Amid #MeToo, Evangelicals Grapple With Misconduct In Their Own Churches Christians focus deeply on a narrative of sin and redemption, but that theme can complicate how church leaders respond to sexual misconduct within their own ranks.

Amid #MeToo, Evangelicals Grapple With Misconduct In Their Own Churches

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The #MeToo movement has reverberated throughout our culture - in Hollywood, Capitol Hill, through newsrooms and boardrooms, on factory floors and in houses of worship. NPR's Tom Gjelten looks at how evangelical Christians are distinguishing sexual sin from sexual crime.

TOM GJELTEN, BYLINE: In Tennessee earlier this month, a young pastor named Andy Savage stood before his congregation and emotionally confessed to what he called a sexual incident years earlier with a 17-year-old girl. Savage said he had repented before God back then, and then he said this.


ANDY SAVAGE: For any painful memories or fresh wounds this has created for anyone, I am sorry, and I humbly ask for your forgiveness. I love you all very much.


GJELTEN: A clip of that moment is getting a lot of attention in evangelical circles, less having to do with the pastor's confession than with the congregation's response. They gave him a standing ovation.


GJELTEN: Some evangelical women see in that reaction a tendency in their faith culture to celebrate people just for tearfully confessing their sins, no matter if they've been held accountable.

KATELYN BEATY: Christians love a redemption story.

GJELTEN: Katelyn Beaty is an editor-at-large for the magazine Christianity Today.

BEATY: That really gets to the heart of what Christians believe, that God can redeem the most broken of people, the most broken of sinners.

GJELTEN: And the darker the story, the better.

BEATY: If I highlight how bad I was or how bad I sinned, then the story of the grace and forgiveness that God offers is all the more dramatic, is all the more amazing.

GJELTEN: Beaty has lately been focused on how evangelical women relate to the #MeToo movement. She worries the notion of forgiveness is incomplete when a man - a church leader, for example - confesses to sexual misconduct with a woman only to have the story end there.

BEATY: In these cases, you have a very vertical understanding of forgiveness. So forgiveness is something that happens between the perpetrator and God. But we lack a horizontal understanding of forgiveness. There really has to be a reckoning with the wrong done to this woman.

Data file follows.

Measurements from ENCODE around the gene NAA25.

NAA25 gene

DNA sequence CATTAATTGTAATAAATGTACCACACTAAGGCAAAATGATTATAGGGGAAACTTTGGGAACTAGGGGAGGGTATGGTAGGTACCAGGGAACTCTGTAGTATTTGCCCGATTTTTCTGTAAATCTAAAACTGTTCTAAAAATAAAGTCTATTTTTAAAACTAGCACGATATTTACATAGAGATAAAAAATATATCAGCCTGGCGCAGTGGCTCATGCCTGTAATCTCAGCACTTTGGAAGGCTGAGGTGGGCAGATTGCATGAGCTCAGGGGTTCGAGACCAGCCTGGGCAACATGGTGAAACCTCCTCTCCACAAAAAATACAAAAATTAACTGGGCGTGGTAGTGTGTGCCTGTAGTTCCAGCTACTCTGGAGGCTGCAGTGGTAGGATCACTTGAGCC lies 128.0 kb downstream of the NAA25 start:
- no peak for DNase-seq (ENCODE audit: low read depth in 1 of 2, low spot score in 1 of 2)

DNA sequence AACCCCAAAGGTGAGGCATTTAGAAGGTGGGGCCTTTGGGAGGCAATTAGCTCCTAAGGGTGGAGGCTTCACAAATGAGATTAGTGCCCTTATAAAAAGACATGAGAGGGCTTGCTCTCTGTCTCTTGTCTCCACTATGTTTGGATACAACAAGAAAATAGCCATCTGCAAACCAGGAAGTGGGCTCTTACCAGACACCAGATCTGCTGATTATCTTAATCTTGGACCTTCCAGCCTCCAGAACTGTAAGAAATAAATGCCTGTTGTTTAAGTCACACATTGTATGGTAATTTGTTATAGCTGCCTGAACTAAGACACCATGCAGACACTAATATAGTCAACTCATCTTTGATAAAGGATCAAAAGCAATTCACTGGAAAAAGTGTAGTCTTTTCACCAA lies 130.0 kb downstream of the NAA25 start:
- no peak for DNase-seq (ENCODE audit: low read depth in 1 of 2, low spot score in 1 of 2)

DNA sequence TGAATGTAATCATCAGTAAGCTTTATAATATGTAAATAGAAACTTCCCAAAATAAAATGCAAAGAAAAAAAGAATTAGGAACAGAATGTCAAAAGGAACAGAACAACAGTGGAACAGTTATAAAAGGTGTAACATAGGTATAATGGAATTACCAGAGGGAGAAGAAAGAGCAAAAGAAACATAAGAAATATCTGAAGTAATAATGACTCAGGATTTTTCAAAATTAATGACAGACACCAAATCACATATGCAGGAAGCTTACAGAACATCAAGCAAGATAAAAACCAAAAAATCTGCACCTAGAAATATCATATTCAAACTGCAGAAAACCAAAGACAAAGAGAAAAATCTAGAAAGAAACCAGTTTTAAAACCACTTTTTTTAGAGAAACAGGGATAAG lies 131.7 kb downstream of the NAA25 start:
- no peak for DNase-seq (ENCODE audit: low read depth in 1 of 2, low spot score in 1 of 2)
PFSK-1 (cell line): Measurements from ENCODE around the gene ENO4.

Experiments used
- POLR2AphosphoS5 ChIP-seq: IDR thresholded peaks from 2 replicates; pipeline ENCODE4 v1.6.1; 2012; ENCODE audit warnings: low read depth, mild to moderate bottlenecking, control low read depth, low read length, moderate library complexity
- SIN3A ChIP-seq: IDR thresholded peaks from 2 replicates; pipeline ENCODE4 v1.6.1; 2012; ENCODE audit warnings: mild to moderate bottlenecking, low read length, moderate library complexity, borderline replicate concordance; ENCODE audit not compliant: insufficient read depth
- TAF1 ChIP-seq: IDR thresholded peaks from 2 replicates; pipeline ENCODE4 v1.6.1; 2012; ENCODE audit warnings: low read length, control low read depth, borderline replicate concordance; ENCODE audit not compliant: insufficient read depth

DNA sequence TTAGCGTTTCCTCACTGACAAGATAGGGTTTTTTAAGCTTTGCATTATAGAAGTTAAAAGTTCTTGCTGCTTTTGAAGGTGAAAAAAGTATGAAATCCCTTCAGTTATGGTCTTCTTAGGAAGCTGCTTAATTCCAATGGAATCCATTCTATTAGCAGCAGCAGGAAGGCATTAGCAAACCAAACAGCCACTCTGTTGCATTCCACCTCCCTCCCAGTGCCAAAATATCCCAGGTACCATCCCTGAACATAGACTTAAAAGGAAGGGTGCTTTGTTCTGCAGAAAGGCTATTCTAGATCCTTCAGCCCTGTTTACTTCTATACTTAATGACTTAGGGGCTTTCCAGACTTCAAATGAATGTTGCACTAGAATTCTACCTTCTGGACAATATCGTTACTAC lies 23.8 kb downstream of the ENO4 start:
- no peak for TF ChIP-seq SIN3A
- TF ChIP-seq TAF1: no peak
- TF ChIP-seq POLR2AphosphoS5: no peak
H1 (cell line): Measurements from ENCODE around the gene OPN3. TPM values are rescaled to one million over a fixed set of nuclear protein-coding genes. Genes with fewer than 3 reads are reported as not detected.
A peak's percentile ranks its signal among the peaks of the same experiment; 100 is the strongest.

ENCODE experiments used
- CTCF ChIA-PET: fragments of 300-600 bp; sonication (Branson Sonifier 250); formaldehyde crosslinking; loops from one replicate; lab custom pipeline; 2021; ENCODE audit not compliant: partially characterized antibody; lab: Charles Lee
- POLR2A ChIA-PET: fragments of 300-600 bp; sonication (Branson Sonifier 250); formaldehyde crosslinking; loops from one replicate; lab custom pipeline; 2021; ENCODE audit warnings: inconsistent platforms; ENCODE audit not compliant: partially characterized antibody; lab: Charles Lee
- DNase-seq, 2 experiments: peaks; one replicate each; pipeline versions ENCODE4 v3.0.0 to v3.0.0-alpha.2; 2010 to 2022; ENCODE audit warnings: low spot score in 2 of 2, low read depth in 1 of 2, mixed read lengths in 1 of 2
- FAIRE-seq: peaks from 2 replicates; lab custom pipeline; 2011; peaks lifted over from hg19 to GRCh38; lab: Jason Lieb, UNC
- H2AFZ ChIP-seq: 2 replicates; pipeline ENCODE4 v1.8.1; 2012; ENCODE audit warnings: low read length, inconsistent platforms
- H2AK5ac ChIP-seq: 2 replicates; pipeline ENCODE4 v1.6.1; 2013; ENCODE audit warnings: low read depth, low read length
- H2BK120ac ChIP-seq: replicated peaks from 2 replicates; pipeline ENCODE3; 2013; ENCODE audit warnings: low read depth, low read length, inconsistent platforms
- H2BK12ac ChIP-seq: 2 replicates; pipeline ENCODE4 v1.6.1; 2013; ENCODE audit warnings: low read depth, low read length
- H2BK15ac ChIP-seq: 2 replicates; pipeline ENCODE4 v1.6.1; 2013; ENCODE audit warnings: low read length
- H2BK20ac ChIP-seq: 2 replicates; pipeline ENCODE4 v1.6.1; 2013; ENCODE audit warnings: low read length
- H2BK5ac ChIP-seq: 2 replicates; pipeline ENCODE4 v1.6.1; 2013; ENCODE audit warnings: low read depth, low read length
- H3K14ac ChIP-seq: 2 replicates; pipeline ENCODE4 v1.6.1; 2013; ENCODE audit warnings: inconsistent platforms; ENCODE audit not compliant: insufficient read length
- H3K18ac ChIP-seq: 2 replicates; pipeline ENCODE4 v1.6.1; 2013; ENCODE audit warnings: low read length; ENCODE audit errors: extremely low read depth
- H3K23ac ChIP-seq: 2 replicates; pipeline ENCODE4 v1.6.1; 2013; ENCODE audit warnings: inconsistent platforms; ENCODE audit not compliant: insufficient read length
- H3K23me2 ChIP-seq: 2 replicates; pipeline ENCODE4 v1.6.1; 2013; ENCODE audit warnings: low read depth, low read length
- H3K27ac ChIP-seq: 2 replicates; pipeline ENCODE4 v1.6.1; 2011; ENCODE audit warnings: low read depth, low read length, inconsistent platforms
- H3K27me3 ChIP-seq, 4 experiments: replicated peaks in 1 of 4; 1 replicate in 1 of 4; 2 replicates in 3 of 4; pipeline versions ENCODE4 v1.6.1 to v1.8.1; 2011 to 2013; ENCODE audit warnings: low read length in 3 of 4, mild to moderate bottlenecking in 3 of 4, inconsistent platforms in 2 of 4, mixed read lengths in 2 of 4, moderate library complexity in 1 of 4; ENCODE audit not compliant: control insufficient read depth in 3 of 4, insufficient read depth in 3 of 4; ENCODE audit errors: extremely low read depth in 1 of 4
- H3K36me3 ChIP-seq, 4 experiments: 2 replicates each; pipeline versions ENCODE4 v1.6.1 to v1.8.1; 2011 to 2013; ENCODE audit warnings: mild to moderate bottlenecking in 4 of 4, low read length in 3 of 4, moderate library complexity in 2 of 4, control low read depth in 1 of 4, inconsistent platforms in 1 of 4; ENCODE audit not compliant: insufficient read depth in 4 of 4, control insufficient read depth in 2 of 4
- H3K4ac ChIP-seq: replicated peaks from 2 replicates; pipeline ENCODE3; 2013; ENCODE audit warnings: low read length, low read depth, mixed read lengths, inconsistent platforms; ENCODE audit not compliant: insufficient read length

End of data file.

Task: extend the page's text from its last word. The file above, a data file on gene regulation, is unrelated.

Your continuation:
GJELTEN: A sexual sin might actually be a sexual crime. The question of forgiveness versus accountability and maybe a declining trust in the church are hot topics in evangelical meetings like one held last week in Washington. Pastor Daryl Crouch from Green Hill Church in Mount Juliet, Tenn., sees an important lesson for church leaders facing questions about sexual misconduct.

DARYL CROUCH: I think everyone who has offended others has to recognize that while God may forgive us, and our friends and church may forgive us, there may be a trust gap that is going to be hard to overcome.

KELLY ROSATI: It's about violation. It's about power and control.

GJELTEN: Kelly Rosati, a vice president at the Focus on the Family organization, says her evangelical culture holds to a biblical ethic regarding men, women and sexuality. Leadership positions are generally reserved for men, but she wants to keep that ethic separate from what she sees in cases like that of Pastor Andy Savage, who largely escaped church and legal punishment for his misconduct.

ROSATI: I think what you saw in that incident was a conflating of those two issues and a failure to understand that what one person might describe as a sexual incident really is about those other things - the power, and the abuse and the violation.

GJELTEN: The growing awareness of that reality, Rosati thinks, will soon, in her words, be shaking the ground in the evangelical world. Tom Gjelten, NPR News.


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